There is more Art criticism within the pages of The Electric Sublime, the overriding question about what is Art? is very much a part of the subtext but it doesn’t threaten to derail the narrative. In the same way that Herbert Read’s The Green Child expressed Artistic theories as fantasy entertainment, The Electric Sublime lays out contextual ideas in the form of a crime story. A crazy crime story, but a crime story none the less.

Another link to The Green Child is the concept of traversing levels of existence. Art Brut ‘dreampaints’ and has the ability to move between the real world and the painted realms. This gives the artist a wonderful opportunity to play with the rules of mainstream comics. This idea is something that I am hoping will be used a lot more further down the line; with the ability to exist in the Art, Morazzo can escape the confines of the structured American style comic and create something that isn’t seen very often on the self. The cover itself invokes memories of the early 90’s DC Vertigo comics, the likes of Shade The Changing Man and Animal Man. These comics took risks back then and it’s about time we had some new titles that took those risks. The Electric Sublime might just be one of those.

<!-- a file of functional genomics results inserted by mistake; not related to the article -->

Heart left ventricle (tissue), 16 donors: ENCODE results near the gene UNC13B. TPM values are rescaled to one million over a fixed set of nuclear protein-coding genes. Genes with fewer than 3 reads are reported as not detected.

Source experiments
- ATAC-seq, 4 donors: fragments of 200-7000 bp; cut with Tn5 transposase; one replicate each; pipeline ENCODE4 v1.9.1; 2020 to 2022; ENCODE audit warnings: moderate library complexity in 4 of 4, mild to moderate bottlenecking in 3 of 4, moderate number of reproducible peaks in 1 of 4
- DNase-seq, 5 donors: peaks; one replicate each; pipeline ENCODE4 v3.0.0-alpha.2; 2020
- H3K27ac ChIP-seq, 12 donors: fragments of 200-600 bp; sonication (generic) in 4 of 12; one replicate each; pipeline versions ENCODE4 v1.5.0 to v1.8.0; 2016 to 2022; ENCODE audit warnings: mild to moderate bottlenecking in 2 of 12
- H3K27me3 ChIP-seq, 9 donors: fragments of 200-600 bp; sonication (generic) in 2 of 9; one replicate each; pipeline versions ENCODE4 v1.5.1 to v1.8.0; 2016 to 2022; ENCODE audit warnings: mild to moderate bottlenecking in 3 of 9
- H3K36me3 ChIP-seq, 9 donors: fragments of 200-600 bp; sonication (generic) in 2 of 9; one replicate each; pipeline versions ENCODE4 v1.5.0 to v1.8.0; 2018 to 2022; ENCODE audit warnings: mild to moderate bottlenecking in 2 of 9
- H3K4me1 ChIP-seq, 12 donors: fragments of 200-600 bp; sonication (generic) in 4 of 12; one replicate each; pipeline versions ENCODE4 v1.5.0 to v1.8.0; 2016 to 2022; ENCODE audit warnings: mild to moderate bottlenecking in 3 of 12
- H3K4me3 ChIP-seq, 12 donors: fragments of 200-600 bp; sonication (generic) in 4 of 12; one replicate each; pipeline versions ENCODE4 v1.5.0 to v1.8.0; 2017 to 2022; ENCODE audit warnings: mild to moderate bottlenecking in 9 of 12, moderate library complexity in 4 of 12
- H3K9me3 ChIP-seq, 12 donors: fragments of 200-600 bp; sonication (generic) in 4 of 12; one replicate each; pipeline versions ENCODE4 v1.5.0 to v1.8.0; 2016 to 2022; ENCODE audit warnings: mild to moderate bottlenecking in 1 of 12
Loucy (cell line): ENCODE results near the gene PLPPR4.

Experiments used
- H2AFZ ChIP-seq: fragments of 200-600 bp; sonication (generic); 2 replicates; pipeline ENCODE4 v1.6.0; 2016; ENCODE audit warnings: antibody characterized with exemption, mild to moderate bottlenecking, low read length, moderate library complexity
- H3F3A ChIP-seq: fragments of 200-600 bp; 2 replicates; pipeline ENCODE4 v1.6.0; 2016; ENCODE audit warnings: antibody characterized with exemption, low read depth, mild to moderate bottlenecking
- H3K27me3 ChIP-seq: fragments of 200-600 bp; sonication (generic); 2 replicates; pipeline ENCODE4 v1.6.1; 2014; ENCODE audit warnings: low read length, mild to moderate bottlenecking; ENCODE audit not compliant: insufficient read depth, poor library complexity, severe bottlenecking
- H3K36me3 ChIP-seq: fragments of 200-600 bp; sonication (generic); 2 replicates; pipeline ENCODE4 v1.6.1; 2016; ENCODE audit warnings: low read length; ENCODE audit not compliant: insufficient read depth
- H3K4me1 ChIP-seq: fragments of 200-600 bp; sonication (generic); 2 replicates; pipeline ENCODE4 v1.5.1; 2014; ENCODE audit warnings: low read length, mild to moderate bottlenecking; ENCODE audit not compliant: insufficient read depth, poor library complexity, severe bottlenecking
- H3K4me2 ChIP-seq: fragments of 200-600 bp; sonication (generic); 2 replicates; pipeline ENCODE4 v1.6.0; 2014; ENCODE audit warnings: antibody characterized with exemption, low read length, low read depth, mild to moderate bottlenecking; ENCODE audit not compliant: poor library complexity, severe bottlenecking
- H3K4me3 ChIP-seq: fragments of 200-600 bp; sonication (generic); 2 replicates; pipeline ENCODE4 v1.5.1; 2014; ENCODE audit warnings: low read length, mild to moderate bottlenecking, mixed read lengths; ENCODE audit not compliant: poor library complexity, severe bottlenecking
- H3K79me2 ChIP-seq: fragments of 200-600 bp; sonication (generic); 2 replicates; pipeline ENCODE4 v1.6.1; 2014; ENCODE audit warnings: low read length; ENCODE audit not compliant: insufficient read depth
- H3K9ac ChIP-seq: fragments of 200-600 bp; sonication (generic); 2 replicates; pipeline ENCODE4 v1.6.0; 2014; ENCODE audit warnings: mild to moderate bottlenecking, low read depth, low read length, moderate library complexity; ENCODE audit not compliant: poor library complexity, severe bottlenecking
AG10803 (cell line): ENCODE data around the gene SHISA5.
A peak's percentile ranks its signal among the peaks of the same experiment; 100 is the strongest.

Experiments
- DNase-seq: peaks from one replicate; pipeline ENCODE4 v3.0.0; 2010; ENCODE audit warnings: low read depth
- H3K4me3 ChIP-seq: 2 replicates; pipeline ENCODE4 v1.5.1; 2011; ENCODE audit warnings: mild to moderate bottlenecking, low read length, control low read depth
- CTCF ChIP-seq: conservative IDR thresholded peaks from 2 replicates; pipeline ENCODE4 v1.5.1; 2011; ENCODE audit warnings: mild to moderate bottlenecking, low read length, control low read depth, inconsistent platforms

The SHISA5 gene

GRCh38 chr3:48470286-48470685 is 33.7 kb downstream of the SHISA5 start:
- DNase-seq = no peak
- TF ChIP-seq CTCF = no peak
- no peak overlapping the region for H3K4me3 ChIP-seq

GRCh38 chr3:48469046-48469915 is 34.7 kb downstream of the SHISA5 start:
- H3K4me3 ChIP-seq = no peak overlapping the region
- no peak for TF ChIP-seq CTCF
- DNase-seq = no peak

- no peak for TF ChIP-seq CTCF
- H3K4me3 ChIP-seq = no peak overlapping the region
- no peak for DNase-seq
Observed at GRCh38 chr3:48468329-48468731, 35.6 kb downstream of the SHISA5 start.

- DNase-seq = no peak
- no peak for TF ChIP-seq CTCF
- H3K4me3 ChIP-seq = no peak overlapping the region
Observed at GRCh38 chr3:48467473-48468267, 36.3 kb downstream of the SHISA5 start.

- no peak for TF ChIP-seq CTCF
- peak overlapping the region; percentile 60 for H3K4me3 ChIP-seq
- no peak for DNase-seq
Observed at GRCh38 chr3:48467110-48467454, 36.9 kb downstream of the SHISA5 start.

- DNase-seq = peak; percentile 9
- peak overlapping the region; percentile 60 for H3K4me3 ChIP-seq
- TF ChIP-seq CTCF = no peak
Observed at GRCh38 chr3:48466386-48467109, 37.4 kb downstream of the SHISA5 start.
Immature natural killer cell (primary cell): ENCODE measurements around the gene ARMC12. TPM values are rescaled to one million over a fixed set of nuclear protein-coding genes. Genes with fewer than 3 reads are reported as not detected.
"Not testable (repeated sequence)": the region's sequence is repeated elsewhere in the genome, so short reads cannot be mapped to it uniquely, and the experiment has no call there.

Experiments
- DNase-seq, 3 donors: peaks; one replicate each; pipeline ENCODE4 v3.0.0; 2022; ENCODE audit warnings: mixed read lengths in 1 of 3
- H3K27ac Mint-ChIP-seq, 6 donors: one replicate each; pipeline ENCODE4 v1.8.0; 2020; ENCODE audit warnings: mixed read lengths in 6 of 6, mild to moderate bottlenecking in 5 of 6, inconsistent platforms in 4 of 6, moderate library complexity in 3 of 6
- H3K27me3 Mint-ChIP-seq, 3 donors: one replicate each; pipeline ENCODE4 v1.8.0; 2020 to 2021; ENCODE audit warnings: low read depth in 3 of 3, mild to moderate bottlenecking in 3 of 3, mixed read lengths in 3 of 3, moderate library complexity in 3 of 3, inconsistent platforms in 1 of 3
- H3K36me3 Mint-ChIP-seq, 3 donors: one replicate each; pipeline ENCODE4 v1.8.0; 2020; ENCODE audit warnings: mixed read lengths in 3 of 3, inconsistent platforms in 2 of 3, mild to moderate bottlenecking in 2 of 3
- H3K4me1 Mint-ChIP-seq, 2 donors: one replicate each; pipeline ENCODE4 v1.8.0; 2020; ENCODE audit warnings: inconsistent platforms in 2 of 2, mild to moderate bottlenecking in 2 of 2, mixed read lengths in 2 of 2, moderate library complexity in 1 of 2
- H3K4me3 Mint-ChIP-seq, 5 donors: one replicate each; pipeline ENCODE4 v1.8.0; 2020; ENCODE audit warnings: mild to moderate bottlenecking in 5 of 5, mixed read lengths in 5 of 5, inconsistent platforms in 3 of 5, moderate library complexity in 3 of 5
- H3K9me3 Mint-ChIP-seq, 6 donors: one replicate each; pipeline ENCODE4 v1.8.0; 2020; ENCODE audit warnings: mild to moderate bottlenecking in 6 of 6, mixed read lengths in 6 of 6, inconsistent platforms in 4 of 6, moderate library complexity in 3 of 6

The Electric Sublime interior Art

Credit: IDW Publishing

The story is fun and exciting but it’s also disturbing and shocking. The young boy, Dylan, has an extraordinary but horrific talent. The first scene that he is in is written very straight laced, a simple scene of a mother trying to comfort her son but outside of the comfort of the car something darker is going on. The reader is treated to an unsettling scene as the Thompson’s drive, centre panel, toward a respectable house while death lays in their wake. It’s an image of contrasts with the bright red car pin pricking the centre like a warning; here comes danger.